Family Leave in the U.S. and Europe: A Comparison

American companies can do better. When we are behind Saudi Arabia in an issue relating to women's rights, you know there is a problem.
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In some U.S. companies, new parents are guaranteed their jobs for 12 weeks after the arrival of a new child. This law was established in 1993 by the Family Medical Leave Act. It was a progressive step for family-friendly policies in the U.S., but there is still no mandate that organizations pay their employees during that time. Therefore, we are still far behind the rest of the world.

Unfortunately, due to the qualifying restrictions of FMLA, "fewer than one-half of the nation's private-sector workers are eligible for leave." In Sweden, parents are given 480 paid leave days per child which can be used between moms and dads, making Sweden the most generous country for family leave in the world. But many other European countries are not far behind. Spain offers 112 paid days, the UK offers 280 days with 90 percent pay, France offers 112 days paid, and Italy offers 140 days with 80 percent pay.

And it's not just Europe. Russia offers 140 days with 100 percent pay, Mexico offers 84 days at 100 percent pay, Indonesia with 84 days at 100 percent pay, and China offers 90 days with 100 percent pay. All around the world, there are laws put in place to benefit new parents in the first few months. Even Saudi Arabia offers 70 days of leave with 50 percent pay. In fact, in addition to the U.S., the only other countries that do not mandate paid maternity leave are Lesotho, Swaziland, and Papua New Guinea.

The U.S. needs to catch up -- quickly! Not only is family leave good for families, it benefits the economy, too. A report from the Institute for Women's Policy Research found that, "firms incur few costs in addition to replacing pay (when paid leave is provided by the employer) and instead experience some substantial benefits." It may seem counterintuitive to think that more time out of work would benefit employers, but research suggests that paid leave helps retain workers and lowers the cost of turnover. This is especially true for low-wage workers who are more likely to return to work when they receive paid leave. Other evidence suggests that paid leave may even boost productivity and morale in the workplace. As a working mom, I know that I am much more efficient now than I was before having children. Whenever I have working moms on a project team, I am thankful because we all know how to maximize efficiency to get the work done -- before 5:30 p.m. (even if we have to sign back in later).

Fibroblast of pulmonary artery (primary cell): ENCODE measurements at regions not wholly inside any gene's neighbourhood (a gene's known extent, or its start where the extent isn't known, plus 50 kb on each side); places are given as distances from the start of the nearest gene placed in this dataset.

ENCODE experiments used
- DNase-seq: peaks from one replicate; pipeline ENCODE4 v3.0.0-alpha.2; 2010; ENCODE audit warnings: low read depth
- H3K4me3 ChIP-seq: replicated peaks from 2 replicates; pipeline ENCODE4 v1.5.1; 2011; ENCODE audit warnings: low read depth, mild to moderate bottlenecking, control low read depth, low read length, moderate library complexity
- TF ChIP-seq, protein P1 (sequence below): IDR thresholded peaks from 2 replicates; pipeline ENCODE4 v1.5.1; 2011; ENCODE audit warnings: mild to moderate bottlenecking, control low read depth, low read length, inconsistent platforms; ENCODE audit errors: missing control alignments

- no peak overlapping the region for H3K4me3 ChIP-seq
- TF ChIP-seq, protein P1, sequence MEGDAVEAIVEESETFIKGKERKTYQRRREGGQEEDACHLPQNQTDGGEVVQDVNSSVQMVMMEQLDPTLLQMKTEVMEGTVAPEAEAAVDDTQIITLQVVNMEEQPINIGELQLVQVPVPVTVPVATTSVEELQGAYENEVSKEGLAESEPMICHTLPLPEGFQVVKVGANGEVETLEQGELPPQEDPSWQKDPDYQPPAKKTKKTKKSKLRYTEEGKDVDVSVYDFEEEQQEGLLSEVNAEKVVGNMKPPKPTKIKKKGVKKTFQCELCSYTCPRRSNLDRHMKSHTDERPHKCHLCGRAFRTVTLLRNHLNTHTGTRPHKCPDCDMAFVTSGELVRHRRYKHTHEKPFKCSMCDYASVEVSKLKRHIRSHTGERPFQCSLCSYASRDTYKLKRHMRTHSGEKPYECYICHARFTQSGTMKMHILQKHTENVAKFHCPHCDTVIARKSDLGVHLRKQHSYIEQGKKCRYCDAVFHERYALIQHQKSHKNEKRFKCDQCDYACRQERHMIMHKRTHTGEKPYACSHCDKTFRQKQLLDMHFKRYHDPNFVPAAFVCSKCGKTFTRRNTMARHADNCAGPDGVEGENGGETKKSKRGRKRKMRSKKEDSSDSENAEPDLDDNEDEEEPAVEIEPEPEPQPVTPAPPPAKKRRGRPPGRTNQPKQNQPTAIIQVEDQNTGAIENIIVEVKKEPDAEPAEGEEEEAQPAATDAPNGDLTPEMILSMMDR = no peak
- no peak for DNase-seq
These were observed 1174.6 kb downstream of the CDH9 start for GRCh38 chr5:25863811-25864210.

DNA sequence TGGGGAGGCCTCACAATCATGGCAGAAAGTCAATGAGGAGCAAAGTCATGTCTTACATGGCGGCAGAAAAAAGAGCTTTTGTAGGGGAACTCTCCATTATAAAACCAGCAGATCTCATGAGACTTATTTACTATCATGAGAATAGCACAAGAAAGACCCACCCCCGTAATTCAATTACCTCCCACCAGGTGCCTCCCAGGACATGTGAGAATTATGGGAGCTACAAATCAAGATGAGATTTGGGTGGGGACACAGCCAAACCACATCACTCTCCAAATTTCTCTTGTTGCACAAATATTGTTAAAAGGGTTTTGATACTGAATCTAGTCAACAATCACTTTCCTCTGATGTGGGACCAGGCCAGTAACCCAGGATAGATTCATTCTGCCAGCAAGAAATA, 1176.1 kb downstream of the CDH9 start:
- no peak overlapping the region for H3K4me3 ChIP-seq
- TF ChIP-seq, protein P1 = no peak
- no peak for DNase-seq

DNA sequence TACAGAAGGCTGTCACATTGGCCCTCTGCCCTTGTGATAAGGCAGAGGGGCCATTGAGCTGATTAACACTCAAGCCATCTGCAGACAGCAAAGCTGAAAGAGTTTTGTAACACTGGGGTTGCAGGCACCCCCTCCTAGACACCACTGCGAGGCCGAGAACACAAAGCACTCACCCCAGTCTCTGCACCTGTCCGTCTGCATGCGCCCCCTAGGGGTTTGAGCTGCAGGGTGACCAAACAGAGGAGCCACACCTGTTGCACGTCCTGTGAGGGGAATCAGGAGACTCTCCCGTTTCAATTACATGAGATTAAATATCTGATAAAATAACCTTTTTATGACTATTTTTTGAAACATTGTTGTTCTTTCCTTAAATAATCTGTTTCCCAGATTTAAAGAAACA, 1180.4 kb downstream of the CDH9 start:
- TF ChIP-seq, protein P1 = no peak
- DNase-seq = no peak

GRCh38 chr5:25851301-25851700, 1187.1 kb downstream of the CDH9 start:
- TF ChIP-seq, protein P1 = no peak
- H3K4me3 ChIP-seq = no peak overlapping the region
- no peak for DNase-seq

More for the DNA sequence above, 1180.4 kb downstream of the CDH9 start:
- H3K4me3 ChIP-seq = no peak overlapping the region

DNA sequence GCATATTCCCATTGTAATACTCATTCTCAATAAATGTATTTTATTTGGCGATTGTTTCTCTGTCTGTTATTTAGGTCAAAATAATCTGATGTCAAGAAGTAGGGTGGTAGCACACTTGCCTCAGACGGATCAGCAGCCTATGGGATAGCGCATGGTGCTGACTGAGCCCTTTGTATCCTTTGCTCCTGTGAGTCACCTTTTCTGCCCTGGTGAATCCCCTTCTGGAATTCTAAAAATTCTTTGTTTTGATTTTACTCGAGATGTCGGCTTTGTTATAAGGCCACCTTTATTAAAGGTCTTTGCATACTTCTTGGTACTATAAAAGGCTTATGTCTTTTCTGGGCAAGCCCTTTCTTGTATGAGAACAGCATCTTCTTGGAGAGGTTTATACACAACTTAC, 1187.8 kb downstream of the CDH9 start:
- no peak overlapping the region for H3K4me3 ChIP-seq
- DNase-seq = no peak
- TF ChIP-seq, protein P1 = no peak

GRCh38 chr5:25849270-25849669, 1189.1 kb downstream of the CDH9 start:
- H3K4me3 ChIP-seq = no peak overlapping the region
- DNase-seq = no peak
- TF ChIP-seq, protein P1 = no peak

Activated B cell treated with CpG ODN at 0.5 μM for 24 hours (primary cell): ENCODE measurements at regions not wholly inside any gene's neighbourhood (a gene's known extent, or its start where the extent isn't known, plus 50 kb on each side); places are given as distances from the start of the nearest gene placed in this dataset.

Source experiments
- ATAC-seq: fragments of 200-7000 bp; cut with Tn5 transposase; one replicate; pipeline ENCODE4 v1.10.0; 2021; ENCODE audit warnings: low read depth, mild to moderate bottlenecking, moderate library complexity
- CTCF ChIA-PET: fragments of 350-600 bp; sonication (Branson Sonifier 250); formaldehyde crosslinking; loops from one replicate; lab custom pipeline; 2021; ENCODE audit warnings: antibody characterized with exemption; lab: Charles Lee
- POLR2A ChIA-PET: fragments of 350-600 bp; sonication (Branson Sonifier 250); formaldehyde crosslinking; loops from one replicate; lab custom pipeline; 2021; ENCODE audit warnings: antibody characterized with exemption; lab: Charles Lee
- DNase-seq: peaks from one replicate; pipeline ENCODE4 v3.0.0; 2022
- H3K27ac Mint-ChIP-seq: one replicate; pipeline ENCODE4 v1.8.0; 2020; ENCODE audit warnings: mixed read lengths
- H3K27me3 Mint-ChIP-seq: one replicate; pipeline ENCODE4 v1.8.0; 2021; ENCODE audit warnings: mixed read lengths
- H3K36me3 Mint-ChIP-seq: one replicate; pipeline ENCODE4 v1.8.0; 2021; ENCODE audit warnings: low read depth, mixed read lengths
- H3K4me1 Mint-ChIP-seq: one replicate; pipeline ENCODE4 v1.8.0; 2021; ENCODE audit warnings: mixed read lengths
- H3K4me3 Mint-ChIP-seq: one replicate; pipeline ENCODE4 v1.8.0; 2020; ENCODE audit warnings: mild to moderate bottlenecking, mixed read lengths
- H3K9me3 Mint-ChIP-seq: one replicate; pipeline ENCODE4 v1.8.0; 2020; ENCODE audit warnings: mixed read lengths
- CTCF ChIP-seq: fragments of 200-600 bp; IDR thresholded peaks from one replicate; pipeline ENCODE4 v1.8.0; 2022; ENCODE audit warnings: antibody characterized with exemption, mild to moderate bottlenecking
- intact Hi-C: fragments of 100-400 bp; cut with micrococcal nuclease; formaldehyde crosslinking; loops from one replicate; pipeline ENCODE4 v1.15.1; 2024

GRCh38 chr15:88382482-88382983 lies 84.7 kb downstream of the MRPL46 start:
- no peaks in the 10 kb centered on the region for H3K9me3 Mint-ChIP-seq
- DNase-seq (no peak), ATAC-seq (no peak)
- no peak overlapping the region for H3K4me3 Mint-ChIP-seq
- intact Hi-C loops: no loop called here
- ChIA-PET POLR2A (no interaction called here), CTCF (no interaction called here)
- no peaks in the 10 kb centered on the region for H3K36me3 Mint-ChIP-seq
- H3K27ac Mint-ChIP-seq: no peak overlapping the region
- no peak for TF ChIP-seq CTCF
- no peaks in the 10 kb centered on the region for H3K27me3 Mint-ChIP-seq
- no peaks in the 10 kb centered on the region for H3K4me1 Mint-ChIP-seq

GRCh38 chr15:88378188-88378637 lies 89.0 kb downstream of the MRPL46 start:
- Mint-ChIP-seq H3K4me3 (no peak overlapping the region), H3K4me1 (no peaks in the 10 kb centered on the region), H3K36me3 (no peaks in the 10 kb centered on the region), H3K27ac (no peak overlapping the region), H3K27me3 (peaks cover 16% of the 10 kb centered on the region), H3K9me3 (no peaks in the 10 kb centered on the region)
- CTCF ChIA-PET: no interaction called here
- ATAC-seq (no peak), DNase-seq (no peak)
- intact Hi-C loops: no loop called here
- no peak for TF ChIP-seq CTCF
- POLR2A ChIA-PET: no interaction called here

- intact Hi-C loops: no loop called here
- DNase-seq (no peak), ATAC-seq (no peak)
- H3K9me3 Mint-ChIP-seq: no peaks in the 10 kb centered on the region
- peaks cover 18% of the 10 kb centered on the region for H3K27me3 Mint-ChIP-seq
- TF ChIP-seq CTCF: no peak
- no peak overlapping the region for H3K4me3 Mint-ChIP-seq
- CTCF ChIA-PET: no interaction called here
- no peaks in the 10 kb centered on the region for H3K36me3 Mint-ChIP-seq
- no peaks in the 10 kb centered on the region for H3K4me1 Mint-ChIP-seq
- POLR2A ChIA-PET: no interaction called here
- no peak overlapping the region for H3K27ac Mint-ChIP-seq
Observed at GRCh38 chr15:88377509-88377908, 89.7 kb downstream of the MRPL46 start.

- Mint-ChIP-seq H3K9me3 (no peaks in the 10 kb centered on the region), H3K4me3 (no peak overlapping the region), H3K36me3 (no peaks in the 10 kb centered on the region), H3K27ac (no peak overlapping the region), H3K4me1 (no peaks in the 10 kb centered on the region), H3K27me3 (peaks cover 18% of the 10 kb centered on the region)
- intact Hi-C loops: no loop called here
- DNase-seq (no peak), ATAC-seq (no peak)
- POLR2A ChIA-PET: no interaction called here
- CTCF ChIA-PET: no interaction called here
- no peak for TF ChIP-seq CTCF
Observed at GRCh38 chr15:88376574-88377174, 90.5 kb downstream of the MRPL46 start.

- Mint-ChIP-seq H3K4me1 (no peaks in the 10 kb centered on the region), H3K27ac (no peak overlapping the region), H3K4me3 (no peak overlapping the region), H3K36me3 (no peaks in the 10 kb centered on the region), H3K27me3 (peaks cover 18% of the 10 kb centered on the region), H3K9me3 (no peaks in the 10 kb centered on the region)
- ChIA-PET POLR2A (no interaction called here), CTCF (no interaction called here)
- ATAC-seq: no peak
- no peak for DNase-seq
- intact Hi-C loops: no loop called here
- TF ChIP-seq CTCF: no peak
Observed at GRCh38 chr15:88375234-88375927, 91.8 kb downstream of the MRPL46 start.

The Society for Human Resources Management reports that only 15 percent of companies have family leave policies above and beyond the federal requirement. Working Mother magazine puts out a list every year of the 100 Best Companies, all of which provide full paid leave. The magazine chooses companies based on benefits, flexible schedules, and other family friendly policies for mothers -- and fathers, too! You can check out the whole list here.

Some states are also leading the charge for more comprehensive leave. My current home, the District of Columbia, has established family leave laws that expand FMLA access to workers in smaller businesses, those with less time on the job, and offers a longer period of FMLA leave. Maryland law guarantees "flexible" use of sick leave to allow workers who earn sick leave through their employers to use that leave to care for an ill child or spouse. And Washington State has taken the first step toward providing paid leave for new parents, and the state's unpaid family leave law allows workers to take leave to care for the child of a domestic partner.

Want to help change U.S. maternity (and paternity) leave policy? You're not alone. President Obama has made it a priority to make sure the government creates policy that supports working families. You can write to your Congressional and state representatives to urge them to support better family leave legislation. If you are looking for a job, consider companies with better family leave policies. Pushing for family-friendly benefits in the workforce will help companies realize that it may become an economic necessity to provide.

American companies can do better. When we are behind Saudi Arabia in an issue relating to women's rights, you know there is a problem.

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